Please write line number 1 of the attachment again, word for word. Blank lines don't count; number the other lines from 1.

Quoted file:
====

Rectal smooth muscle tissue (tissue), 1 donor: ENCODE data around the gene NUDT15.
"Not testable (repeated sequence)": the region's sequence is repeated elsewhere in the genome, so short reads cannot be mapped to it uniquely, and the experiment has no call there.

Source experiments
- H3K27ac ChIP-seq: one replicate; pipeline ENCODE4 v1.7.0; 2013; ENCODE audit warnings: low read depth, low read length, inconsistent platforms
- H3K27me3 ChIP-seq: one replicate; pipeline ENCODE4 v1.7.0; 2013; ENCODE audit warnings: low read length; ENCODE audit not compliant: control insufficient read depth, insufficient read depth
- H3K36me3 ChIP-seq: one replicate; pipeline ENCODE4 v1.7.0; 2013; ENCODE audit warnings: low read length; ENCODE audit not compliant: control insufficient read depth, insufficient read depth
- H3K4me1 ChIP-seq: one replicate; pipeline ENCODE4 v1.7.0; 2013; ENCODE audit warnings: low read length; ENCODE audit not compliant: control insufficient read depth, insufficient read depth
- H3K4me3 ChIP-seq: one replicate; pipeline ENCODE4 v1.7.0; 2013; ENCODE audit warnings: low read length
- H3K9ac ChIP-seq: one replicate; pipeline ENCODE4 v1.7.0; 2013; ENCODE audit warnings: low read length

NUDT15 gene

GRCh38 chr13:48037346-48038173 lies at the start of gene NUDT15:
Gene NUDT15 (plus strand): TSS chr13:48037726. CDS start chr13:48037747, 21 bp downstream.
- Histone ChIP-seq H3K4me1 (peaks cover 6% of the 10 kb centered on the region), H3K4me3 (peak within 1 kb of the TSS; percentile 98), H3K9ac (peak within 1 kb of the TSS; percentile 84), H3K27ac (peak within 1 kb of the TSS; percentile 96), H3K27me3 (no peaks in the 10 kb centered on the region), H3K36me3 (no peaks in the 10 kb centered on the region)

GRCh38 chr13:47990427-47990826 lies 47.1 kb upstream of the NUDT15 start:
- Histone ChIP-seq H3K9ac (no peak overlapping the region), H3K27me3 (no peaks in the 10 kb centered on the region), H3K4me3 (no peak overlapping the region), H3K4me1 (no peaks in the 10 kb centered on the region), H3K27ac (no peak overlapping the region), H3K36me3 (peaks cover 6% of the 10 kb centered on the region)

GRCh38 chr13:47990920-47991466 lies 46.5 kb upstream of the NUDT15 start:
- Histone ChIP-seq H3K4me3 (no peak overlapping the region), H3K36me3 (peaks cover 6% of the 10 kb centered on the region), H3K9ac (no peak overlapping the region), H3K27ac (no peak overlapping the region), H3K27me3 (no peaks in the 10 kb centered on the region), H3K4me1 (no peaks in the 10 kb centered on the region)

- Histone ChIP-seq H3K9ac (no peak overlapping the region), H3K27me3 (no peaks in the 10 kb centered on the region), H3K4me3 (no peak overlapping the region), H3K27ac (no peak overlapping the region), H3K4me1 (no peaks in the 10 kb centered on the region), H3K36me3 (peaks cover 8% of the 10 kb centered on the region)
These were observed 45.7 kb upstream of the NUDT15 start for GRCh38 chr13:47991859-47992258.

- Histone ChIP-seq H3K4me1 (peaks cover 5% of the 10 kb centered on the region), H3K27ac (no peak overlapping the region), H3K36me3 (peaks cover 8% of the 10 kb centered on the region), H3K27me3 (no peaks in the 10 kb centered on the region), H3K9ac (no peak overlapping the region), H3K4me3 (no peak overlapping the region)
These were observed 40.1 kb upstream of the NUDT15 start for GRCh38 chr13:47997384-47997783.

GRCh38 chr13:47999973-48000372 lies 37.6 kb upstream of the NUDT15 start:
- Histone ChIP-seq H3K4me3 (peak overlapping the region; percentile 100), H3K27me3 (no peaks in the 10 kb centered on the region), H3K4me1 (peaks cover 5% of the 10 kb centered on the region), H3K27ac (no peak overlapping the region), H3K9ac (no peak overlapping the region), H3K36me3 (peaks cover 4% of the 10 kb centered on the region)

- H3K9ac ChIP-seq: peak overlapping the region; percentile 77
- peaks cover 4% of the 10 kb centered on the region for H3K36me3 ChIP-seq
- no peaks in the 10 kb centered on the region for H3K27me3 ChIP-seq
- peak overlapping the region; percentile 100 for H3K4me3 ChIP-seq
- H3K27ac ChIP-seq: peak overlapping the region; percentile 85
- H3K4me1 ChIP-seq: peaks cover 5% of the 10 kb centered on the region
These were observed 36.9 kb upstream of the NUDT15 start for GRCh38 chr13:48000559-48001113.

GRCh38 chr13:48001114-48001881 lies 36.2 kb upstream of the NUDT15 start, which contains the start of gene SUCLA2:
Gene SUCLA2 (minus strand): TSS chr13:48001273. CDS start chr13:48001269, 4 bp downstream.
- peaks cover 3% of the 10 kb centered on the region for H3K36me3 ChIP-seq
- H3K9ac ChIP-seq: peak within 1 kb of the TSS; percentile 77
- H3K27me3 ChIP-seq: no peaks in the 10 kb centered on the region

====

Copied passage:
Rectal smooth muscle tissue (tissue), 1 donor: ENCODE data around the gene NUDT15.